BOSS WATCH: 10/27 - 11/3
Updated On: Dec 18, 2023

BOSS WATCH: 10/27 - 11/3


By JACOB MORRISON November 6, 2023


Illegal activities of Southern Bosses for the week ending on Friday, November 3


The U.S. Department of Labor’s Wage and Hour Division found Allandale Lawn & Landscape Inc., violated the Fair Labor Standards Act by failing to pay 35 workers time and one-half the regular rate of pay for hours over 40 in a workweek. The division also discovered the employer deducted a full hour of lunch every day, even though workers routinely took only a 45-minute lunch break. In addition, the division found the employer violated the FLSA’s recordkeeping provisions.

After an investigation, the DOL recovered $57,518 in owed wages and $57,518 in liquidated damages to 35 workers, 10 of whom have yet to be located for payment. Workers who may be owed back wages for this or any other case can get more information at the Wage and Hour Division’s Workers Owed Wages website.

Federal workplace safety investigators have determined a construction contractor could have prevented a 34-year-old steel worker from suffering fatal injuries – after a 60-foot fall at a Hyundai electric car plant in Ellabell – by following legally required safety procedures.

A U.S. Department of Labor Occupational Safety and Health Administration investigation into the April 2023 incident found that workers employed by Eastern Constructors Inc. had been guiding an I-beam in place atop the plant’s paint building when the fall occurred. One worker, walking along the top of the building’s upper frame lost his balance and fell, resulting in the sharp edge of the structure cutting his safety line. Despite efforts of emergency personnel who arrived soon after, the worker died at the scene.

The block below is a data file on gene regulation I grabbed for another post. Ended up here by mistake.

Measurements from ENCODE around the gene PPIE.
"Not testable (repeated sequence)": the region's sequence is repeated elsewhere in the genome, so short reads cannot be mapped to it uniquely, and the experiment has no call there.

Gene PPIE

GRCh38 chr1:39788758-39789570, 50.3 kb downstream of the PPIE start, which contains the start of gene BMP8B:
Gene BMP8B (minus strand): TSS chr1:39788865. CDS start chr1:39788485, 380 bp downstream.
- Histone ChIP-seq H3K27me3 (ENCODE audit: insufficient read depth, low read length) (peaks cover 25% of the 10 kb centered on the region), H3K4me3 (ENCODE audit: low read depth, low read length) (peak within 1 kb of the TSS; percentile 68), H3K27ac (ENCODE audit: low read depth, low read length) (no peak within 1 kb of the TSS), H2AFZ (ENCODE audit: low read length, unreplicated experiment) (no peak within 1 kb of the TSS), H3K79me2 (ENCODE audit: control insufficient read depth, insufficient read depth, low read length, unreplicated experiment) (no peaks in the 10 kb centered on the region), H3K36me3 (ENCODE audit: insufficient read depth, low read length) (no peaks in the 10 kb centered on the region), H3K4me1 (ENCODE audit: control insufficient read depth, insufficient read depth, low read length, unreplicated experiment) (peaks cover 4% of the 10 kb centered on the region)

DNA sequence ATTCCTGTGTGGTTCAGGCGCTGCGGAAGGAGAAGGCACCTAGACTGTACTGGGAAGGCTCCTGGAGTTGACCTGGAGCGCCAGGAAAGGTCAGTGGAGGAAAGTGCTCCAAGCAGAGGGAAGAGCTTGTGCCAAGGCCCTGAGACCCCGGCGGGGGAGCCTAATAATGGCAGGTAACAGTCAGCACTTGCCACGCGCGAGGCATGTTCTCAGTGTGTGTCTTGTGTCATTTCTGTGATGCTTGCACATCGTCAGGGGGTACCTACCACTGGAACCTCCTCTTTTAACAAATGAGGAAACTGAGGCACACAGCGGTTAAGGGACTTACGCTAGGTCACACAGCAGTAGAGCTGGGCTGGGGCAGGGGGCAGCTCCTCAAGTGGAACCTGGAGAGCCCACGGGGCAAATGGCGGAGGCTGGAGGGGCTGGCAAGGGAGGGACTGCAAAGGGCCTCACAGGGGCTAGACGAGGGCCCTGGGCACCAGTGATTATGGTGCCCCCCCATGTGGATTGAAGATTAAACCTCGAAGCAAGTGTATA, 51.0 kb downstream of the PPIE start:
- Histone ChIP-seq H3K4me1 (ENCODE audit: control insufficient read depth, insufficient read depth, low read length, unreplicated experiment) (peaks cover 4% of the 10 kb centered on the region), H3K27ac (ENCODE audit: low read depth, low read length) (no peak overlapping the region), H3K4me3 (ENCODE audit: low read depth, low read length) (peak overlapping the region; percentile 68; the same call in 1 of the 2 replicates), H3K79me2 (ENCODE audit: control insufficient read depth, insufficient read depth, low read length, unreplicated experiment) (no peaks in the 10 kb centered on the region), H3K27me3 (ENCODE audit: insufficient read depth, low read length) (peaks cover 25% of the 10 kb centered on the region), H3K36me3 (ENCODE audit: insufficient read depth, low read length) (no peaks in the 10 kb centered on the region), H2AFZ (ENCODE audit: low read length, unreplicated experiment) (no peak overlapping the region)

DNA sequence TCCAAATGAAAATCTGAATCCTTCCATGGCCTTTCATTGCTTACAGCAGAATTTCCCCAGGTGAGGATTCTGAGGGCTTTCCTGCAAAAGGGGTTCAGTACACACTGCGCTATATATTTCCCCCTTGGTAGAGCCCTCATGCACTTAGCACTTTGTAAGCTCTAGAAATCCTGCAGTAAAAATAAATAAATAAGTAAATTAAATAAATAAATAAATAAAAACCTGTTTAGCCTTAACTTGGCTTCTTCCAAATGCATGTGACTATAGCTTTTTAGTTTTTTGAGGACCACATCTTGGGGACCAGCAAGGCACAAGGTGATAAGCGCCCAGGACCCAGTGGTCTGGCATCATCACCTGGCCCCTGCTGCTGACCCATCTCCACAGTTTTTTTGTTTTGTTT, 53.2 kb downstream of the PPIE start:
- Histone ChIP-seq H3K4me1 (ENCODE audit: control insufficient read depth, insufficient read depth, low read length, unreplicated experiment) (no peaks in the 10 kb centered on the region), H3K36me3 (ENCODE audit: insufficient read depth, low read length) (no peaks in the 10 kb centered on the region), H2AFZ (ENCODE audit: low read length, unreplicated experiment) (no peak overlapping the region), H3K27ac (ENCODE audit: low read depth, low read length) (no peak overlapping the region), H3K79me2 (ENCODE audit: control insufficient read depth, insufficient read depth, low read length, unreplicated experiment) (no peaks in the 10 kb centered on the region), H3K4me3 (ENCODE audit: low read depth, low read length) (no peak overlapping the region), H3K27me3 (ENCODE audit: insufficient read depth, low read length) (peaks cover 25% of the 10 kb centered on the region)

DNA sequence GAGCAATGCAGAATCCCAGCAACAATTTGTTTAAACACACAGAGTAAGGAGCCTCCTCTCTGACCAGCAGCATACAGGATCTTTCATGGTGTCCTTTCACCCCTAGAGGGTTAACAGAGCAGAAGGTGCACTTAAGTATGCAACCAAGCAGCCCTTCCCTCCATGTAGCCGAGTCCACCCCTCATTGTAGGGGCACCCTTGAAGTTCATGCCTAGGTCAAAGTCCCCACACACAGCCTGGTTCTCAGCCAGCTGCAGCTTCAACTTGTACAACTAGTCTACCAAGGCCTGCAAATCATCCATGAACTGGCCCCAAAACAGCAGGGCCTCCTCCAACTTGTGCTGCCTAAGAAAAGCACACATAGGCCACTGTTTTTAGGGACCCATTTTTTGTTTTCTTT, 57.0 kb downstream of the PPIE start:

OSHA determined Eastern Constructors Inc. failed to ensure workers were provided fall arrest equipment that was appropriate for the work conditions and capable of resisting sharp edges, which exposed employees to fall hazards. The company also exposed employees to fall hazards by not taking worn and damaged fall arrest systems out of service.

OSHA cited Eastern Constructors Inc. for one willful and one serious violation and proposed $160,724 in penalties, an amount set by federal statute. For the company’s plain indifference and willful violation, the agency has placed Eastern Constructors Inc. in OSHA’s Severe Violator Enforcement Program.

Since 2016, Eastern Constructors, Inc. has been inspected in response to four other worker fatalities. These inspections resulted in serious and willful violations for hazards related to steel erection, including fall protection.
Eastern Constructors Inc. has 15 business days from receipt of their citations and penalties to comply, request an informal conference with OSHA, or contest the findings before the independent Occupational Safety and Health Review Commission.

The U.S. Department of Labor has entered in a conciliation agreement with a global distributor of inventory solutions for aerospace original equipment manufacturers to resolve allegations of hiring discrimination affecting more than 100 Black and white job applicants at a Doral work site.